Monthly Archives: September 2011

Making a choice.

(please click on the image to view)

↑Leica M9 and Voigtländer Nokton 40mm @ f/1.4.

The look.

I know it too well.  She’s wondering if she’s ever going to get her coffee.

The lighting was tricky here… mixed natural and incandescent.   On the other hand, the blinds shielded against the harshest of the outside light and things balanced nicely.

(please click on the image to view)

↑Leica M9 and Konica Hexanon 60mm @ f/1.2.

I love how the girl furthest back, by adjusting her hair the moment the shutter was released, has filled out the composition:  her posture creates an inverted triangle that fits like a puzzle piece between the triangles formed by the postures of the two figures closest to us.  It is difficult to explain so here is a visual of what I mean:

She did get her coffee, eventually.

Levels.

This shot is unsuccessful.

The scene is from the lobby of the Royal York Hotel in Toronto where an interesting vantage point is afforded by the arrangement of the floors and spiral staircases – it sets up an almost Escher-like effect on the brain.

(please click on the image to view)

↑Leica M9 and Leica 50mm Summicron @ f/2.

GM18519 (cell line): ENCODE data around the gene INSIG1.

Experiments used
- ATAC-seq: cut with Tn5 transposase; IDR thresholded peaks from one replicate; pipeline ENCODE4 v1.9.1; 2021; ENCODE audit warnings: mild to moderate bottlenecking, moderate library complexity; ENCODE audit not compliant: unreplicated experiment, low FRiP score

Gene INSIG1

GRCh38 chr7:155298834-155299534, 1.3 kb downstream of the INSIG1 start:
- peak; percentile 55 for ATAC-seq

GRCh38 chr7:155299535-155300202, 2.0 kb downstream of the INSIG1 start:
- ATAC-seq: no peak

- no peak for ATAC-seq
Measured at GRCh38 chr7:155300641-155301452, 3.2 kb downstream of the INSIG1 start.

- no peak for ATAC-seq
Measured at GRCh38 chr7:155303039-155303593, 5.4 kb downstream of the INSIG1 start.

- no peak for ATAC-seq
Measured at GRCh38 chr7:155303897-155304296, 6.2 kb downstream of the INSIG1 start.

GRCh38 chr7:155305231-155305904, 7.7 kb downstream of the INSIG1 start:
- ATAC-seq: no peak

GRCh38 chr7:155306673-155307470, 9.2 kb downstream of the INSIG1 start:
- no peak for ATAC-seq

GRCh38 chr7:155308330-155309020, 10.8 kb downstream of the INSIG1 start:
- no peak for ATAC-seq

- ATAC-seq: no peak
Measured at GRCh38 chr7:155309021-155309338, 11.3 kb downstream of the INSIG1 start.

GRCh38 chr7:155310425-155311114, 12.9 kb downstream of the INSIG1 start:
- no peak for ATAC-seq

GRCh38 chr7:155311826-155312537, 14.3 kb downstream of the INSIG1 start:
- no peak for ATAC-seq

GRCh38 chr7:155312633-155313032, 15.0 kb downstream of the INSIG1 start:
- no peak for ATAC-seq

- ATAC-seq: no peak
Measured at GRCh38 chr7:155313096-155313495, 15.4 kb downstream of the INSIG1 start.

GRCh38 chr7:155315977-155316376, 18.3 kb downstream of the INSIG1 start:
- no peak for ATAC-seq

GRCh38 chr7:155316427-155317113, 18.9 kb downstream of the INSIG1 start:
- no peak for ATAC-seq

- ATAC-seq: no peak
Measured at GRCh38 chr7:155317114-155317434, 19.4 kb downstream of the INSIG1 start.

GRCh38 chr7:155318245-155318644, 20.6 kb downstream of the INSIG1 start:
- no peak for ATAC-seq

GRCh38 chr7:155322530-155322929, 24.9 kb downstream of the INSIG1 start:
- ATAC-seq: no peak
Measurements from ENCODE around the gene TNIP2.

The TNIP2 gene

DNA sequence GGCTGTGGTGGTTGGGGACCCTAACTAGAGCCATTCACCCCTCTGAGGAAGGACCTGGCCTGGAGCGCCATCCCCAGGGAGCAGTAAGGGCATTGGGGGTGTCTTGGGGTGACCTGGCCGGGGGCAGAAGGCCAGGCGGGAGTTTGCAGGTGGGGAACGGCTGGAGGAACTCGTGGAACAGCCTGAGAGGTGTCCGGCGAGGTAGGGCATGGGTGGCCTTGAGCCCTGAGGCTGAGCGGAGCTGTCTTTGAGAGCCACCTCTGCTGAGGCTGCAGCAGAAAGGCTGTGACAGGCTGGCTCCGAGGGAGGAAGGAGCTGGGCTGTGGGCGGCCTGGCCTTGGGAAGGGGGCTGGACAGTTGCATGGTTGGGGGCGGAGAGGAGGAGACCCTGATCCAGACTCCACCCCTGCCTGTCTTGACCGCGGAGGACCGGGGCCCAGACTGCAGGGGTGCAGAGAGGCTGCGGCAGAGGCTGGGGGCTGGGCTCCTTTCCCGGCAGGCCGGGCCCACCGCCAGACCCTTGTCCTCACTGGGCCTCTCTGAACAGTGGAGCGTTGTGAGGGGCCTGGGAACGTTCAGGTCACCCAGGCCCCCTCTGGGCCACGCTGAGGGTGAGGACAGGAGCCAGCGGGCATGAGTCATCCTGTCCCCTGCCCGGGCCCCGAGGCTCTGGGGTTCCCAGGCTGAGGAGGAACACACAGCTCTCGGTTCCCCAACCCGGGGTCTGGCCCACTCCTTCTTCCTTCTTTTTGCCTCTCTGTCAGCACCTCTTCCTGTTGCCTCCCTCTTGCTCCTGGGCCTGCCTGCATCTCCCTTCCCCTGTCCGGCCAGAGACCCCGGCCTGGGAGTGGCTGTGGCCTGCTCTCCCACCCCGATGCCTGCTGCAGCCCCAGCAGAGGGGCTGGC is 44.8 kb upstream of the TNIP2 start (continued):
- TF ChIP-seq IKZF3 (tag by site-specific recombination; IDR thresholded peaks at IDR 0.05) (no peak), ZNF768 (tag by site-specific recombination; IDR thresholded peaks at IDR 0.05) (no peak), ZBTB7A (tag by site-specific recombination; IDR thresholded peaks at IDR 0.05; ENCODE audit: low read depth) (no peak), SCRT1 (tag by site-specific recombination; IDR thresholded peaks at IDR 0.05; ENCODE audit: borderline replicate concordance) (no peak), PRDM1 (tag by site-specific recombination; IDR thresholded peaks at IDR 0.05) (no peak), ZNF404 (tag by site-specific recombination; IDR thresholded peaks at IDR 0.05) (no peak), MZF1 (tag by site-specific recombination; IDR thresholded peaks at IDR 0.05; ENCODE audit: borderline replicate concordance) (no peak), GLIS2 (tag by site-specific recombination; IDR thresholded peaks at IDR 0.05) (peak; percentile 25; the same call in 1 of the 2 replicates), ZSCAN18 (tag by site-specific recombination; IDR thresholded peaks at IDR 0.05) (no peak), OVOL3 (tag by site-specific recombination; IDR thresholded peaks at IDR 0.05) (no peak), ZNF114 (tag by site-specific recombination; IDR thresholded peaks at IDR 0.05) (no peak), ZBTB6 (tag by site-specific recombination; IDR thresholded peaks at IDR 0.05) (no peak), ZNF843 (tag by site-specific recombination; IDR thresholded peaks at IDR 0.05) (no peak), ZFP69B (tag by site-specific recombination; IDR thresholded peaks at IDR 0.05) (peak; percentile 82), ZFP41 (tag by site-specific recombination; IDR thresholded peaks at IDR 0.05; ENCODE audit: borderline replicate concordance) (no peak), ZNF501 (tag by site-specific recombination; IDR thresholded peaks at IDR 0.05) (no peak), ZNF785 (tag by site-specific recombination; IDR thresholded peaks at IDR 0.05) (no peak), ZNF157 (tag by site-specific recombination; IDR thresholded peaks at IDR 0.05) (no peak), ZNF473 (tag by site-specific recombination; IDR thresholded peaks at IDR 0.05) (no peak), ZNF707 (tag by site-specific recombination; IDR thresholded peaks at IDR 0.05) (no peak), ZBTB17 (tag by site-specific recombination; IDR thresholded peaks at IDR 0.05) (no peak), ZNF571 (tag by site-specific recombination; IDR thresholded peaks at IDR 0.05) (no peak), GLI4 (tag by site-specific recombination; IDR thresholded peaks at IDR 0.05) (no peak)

My goal was to capture the bustling movement of people, on each level, including the connecting staircase.  The first strike against success was the lens  – I had a 50mm, and I needed a 35mm.  Consequently, the frame is tilted in order to try to “fit” more of the scene into the field of view (this somewhat contributes to the general visual disorientation so it’s not such a bad thing).  The second – and more fatal – strike was that, despite the constant flow of human traffic, there was never any satisfactory simultaneous distribution of people amongst the levels.  Despite waiting for it to happen, it never materialized.

Still, I kept this shot as a token for my efforts.  I do like the fact that the man in mid-step (bottom right) has spotted me, despite being two levels beneath me.

Me, in grade 6.

I found this photo button this morning after taking the kids to school.  It was a gift from my grade 6 school teacher, one fine spring day, a long time ago.

I remember the occasion vividly, for no good reason.  Surprisingly, it has survived in the bottom of drawers, in bags, during moves, in times of illness and in times of death.

I can’t tell you what camera or lens was used.  It really doesn’t matter.

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Father and son.

A scene from their lives during a Sunday outing.  Conveniently – though somewhat unfortunately – framed by the top of a trash bin.

Whether either of them – many years from now – will remember this particular moment, is unknown.